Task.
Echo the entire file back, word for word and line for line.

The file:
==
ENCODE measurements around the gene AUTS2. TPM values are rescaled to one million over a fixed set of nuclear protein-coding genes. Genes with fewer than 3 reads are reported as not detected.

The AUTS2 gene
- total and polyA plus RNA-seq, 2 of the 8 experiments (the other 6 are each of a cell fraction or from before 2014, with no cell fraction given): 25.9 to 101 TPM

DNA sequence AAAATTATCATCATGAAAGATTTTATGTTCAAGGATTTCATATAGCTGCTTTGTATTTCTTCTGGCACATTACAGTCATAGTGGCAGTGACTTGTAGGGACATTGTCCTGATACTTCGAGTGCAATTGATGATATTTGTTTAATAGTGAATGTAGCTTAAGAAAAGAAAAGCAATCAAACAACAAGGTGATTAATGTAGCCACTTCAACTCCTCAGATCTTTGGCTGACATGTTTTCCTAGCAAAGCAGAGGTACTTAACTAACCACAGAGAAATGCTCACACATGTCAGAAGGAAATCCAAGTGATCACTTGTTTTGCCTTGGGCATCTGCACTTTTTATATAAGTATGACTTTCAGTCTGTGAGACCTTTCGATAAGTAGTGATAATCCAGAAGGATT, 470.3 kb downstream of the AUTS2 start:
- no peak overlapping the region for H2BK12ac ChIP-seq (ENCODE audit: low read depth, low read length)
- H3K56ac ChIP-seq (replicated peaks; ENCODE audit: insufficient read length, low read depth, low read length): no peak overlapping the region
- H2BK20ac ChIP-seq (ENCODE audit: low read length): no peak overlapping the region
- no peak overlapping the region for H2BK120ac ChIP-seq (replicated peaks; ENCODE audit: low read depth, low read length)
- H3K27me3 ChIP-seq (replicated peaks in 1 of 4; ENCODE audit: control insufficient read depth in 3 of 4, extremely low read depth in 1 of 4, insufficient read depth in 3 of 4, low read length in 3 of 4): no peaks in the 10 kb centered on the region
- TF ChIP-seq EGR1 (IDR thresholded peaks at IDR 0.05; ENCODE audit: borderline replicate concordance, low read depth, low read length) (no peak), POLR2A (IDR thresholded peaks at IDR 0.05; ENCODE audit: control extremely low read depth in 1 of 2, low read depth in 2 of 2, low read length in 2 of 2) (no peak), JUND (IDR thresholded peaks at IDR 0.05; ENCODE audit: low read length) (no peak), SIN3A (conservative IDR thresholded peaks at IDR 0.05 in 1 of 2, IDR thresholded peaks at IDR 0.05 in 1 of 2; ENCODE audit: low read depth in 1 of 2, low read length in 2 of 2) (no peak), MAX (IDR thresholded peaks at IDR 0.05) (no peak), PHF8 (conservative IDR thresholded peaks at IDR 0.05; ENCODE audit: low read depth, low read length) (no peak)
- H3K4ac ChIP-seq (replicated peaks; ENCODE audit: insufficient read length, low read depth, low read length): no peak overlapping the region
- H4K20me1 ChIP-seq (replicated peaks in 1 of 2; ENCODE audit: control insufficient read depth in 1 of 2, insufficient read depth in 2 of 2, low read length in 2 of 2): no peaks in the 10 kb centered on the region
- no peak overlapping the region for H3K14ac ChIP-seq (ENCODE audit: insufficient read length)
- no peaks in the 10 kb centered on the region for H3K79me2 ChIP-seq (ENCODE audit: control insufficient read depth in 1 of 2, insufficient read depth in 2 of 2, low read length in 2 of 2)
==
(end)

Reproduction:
ENCODE measurements around the gene AUTS2. TPM values are rescaled to one million over a fixed set of nuclear protein-coding genes. Genes with fewer than 3 reads are reported as not detected.

The AUTS2 gene
- total and polyA plus RNA-seq, 2 of the 8 experiments (the other 6 are each of a cell fraction or from before 2014, with no cell fraction given): 25.9 to 101 TPM

DNA sequence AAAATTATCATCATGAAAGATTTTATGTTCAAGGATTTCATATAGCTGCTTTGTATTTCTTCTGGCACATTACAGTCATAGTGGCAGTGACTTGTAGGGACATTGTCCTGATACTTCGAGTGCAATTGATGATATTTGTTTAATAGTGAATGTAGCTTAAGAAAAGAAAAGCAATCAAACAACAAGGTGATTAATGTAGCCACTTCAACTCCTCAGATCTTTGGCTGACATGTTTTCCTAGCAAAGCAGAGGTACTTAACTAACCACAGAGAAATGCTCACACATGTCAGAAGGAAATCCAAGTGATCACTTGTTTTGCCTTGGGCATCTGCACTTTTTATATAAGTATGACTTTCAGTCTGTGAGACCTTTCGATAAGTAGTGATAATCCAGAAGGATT, 470.3 kb downstream of the AUTS2 start:
- no peak overlapping the region for H2BK12ac ChIP-seq (ENCODE audit: low read depth, low read length)
- H3K56ac ChIP-seq (replicated peaks; ENCODE audit: insufficient read length, low read depth, low read length): no peak overlapping the region
- H2BK20ac ChIP-seq (ENCODE audit: low read length): no peak overlapping the region
- no peak overlapping the region for H2BK120ac ChIP-seq (replicated peaks; ENCODE audit: low read depth, low read length)
- H3K27me3 ChIP-seq (replicated peaks in 1 of 4; ENCODE audit: control insufficient read depth in 3 of 4, extremely low read depth in 1 of 4, insufficient read depth in 3 of 4, low read length in 3 of 4): no peaks in the 10 kb centered on the region
- TF ChIP-seq EGR1 (IDR thresholded peaks at IDR 0.05; ENCODE audit: borderline replicate concordance, low read depth, low read length) (no peak), POLR2A (IDR thresholded peaks at IDR 0.05; ENCODE audit: control extremely low read depth in 1 of 2, low read depth in 2 of 2, low read length in 2 of 2) (no peak), JUND (IDR thresholded peaks at IDR 0.05; ENCODE audit: low read length) (no peak), SIN3A (conservative IDR thresholded peaks at IDR 0.05 in 1 of 2, IDR thresholded peaks at IDR 0.05 in 1 of 2; ENCODE audit: low read depth in 1 of 2, low read length in 2 of 2) (no peak), MAX (IDR thresholded peaks at IDR 0.05) (no peak), PHF8 (conservative IDR thresholded peaks at IDR 0.05; ENCODE audit: low read depth, low read length) (no peak)
- H3K4ac ChIP-seq (replicated peaks; ENCODE audit: insufficient read length, low read depth, low read length): no peak overlapping the region
- H4K20me1 ChIP-seq (replicated peaks in 1 of 2; ENCODE audit: control insufficient read depth in 1 of 2, insufficient read depth in 2 of 2, low read length in 2 of 2): no peaks in the 10 kb centered on the region
- no peak overlapping the region for H3K14ac ChIP-seq (ENCODE audit: insufficient read length)
- no peaks in the 10 kb centered on the region for H3K79me2 ChIP-seq (ENCODE audit: control insufficient read depth in 1 of 2, insufficient read depth in 2 of 2, low read length in 2 of 2)